Despite high hopes and opening dates that were not met, the necessary snowmaking machinery parts finally arrived and temperatures fell below freezing so that Camden Snow Bowl staff went to work making snow.
Finnigan told the board the mountain would open “this weekend, 9 a.m. to 4 p.m., for certain activity.”
That activity does not mean the new three-man chairlift will be operating — the Snow Bowl is still waiting for the remainder of the chairs to return from getting galvanized — but it does mean that skiers, if they so choose, can walk up the hill and ski down.
Additionally, she said, staff would be on hand for passholders to get their photos taken and passes secured.
Participants in the race program, the 40 or 50 young skiers, would be at the mountain Saturday, and the public would be welcome to hike or snowshoe around.
“This is new,” she said. “Up until now we have been a construction site. This weekend we encourage people to come out and take advantage of the mountain.”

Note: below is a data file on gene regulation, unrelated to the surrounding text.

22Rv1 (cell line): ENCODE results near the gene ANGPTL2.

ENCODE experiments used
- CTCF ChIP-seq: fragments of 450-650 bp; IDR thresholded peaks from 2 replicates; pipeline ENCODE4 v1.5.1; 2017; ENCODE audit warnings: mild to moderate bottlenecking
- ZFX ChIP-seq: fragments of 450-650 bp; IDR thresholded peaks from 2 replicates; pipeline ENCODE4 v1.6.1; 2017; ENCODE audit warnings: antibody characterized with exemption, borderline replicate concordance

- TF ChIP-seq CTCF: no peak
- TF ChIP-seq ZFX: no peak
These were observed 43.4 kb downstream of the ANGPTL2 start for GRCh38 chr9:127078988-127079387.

She said the rental shop will be open, as well as the food concession inside the lodge. Next week, the fourth grade Learn-to-Ski program gets under way, and Thursday, the middle school team will be out there “to do some training, hiking as opposed to skiing,” she said.
“Frankly, it is very exciting,” said Select Board member Don White. “This cold weather. Some of us would reather not be outside. But if your'ere a ski enthuisiast you will like it.”
“Even if you just want to come out for lunch,” said Finnigan.
She said she and Fake will be meeting with Camden Snow Bowl Redevelopment Committee Chairman Rick Knowlton and Ragged Mountain Foundation President Bob Gordon on Friday to discuss the fiscal flow of project funding.
The project is funded courtesy of $2 million of tax dollars, an expenditure approved by Camden citizens last year. The foundation, a nonprofit, has raised $4.5 million in pledges.